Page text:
WASHINGTON — Nearly 60 years after he was first recommended for the nation’s highest award for bravery during the Vietnam War, retired Col. Paris Davis, one of the first Black officers to lead a Special Forces team in combat, will receive the prestigious Medal of Honor on Friday.
The overdue recognition for the 83-year-old Virginia resident comes after his recommendation for the medal was lost, resubmitted — and then lost again.
It wasn't until 2016 — half a century after Davis risked his life to save some of his men by fighting off the North Vietnamese — that a volunteer group of advocates painstakingly recreated and resubmitted the paperwork.
Some of Davis' supporters believe racism was to blame, but Davis doesn't dwell on it. He said he doesn't know why it has taken decades for his heroism to be recognized.
“Right now I'm overwhelmed,” he told The Associated Press in an interview the day before he attends a White House ceremony where President Joe Biden will hang the blue ribbon holding the Medal of Honor around Davis' neck.
“When you're fighting, you're not thinking about this moment,” Davis said. “You're just trying to get through that moment.”
That moment lasted nearly 19 hours and stretched over two days in mid-June 1965.
Davis, then a captain and commander with the 5th Special Forces Group, engaged in nearly continuous combat during a pre-dawn raid on a North Vietnamese army camp in the village of Bong Son in Binh Dinh province.
He led the charge against the enemy, called for precision artillery fire, engaged in hand-to-hand combat with the North Vietnamese and thwarted the capture of three American soldiers — all while suffering multiple wounds from gunshots and grenade fragments. Davis used his pinkie finger to fire his rifle after his hand was shattered by an enemy grenade, according to reports.
Davis repeatedly sprinted into an open rice paddy to rescue each member of his team, according to the ArmyTimes. His entire team survived. Davis refused to leave the battlefield until his men were safely removed.
Davis, a native of Cleveland, retired in 1985 at the rank of colonel and now lives in Alexandria, Virginia, just outside Washington. Biden called him several weeks ago to deliver the news.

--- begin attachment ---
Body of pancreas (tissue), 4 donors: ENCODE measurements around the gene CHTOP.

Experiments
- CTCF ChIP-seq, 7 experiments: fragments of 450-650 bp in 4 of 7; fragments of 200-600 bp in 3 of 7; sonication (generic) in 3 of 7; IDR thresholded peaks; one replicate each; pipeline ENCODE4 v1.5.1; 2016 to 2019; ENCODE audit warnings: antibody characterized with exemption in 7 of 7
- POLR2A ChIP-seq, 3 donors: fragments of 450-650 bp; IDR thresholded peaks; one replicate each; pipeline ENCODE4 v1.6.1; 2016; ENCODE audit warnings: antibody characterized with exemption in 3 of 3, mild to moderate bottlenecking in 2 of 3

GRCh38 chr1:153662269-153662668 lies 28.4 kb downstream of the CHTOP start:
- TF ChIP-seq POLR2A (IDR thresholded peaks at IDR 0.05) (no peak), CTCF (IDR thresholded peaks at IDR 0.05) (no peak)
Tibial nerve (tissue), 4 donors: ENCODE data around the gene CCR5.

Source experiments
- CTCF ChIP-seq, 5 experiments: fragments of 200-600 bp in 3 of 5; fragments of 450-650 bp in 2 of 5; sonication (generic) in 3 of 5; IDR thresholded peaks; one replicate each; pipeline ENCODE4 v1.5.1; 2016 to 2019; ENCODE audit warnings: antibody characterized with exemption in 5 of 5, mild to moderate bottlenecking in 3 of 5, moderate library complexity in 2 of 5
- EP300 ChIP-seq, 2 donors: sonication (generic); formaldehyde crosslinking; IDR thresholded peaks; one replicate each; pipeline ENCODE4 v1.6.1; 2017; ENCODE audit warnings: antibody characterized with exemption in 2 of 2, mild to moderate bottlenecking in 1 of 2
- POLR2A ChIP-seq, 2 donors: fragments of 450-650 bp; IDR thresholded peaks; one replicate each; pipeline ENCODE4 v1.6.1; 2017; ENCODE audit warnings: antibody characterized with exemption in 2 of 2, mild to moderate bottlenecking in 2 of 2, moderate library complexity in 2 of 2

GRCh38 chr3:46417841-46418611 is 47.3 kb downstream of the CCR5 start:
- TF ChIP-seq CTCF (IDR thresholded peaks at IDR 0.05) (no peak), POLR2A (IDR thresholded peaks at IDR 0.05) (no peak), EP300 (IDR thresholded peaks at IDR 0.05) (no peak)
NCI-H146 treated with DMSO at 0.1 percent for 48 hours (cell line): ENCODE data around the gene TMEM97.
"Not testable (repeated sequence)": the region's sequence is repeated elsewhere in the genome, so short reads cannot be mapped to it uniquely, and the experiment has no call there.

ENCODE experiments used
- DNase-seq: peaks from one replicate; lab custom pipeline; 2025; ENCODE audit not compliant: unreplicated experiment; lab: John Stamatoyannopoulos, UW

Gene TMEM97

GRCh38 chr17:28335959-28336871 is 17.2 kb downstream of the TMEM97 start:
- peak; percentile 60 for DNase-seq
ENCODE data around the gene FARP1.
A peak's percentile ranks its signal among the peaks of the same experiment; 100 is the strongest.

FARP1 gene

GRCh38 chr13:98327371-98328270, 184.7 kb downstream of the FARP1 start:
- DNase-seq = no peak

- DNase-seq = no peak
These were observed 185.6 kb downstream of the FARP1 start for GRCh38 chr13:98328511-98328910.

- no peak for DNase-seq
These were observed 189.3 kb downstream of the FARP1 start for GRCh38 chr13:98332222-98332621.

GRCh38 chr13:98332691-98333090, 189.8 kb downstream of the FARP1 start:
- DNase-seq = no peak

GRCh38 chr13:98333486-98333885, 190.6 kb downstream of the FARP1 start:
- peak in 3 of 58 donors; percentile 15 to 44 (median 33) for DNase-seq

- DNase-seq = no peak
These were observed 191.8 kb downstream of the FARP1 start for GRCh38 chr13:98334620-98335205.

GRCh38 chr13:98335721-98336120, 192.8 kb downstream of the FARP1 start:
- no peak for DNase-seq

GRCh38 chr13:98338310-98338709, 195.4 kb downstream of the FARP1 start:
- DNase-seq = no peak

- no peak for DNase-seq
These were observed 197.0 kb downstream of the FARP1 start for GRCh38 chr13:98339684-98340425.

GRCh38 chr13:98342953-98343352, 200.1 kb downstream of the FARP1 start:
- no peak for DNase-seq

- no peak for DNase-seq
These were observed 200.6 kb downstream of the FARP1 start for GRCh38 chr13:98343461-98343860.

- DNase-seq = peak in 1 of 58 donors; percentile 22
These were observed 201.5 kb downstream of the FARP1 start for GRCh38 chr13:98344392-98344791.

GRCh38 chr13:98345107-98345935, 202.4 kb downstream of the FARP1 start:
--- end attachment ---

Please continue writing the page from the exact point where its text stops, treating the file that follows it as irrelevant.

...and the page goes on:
He compares receiving the medal to getting a long-anticipated ice cream cone and says the wait in no way lessens the honor.
“It’s just the antithesis of that,” he said. “It heightens the thing, if you’ve got to wait that long ... It’s like someone promised you an ice cream cone. You know what it looks like, what it smells like. You just haven’t licked it.”
Davis' commanding officer recommended him for the military's top honor, but the paperwork disappeared. He eventually was awarded a Silver Star Medal, the military's third-highest combat medal, as an interim honor, but members of Davis’ team have argued that his skin color was a factor in the disappearance of his Medal of Honor recommendation.
“I believe that someone purposely lost the paperwork,” Ron Deis, a junior member of Davis' team in Bong Son, told the AP in a separate interview.
Deis, now 79, helped compile the recommendation that was submitted in 2016. He said he knew Davis had been recommended for the Medal of Honor shortly after the battle in 1965 and he spent years wondering why Davis hadn't been awarded the medal. Nine years ago he learned that a second nomination had been submitted “and that also was somehow, quote, lost.”
“But I don't believe they were lost,” Deis said. “I believe they were intentionally discarded. They were discarded because he was Black, and that's the only conclusion that I can come to.”
Army officials say there is no evidence of racism in Davis' case.
“We're here to celebrate the fact that he got the award, long time coming,” Maj. Gen. Patrick Roberson, deputy commanding general, U.S. Army Special Operations Command, told the AP. “We, the Army, you know, we haven't been able to see anything that would say, ‘Hey, this is racism.'"
“We can't know that,” Roberson said.
In early 2021, Christopher Miller, then the acting defense secretary, ordered an expedited review of Davis' case. He argued in an opinion column later that year that awarding Davis the Medal of Honor would address an injustice.
“Some issues in our nation rise above partisanship,” Miller wrote. “The Davis case meets that standard.”
Davis' daughter, Regan Davis Hopper, a mom of two teenage sons, told the AP that she only learned of her dad's heroism in 2019. But, like him, she said she tries not to dwell on her disappointment in how the situation was handled.
“I try not to think about that. I try not to let that weigh me down and make me lose the thrill and excitement of the moment," Hopper said. "I think that's most important, to just look ahead and think about how exciting it is for America to meet my dad for the first time. I'm just proud of him.”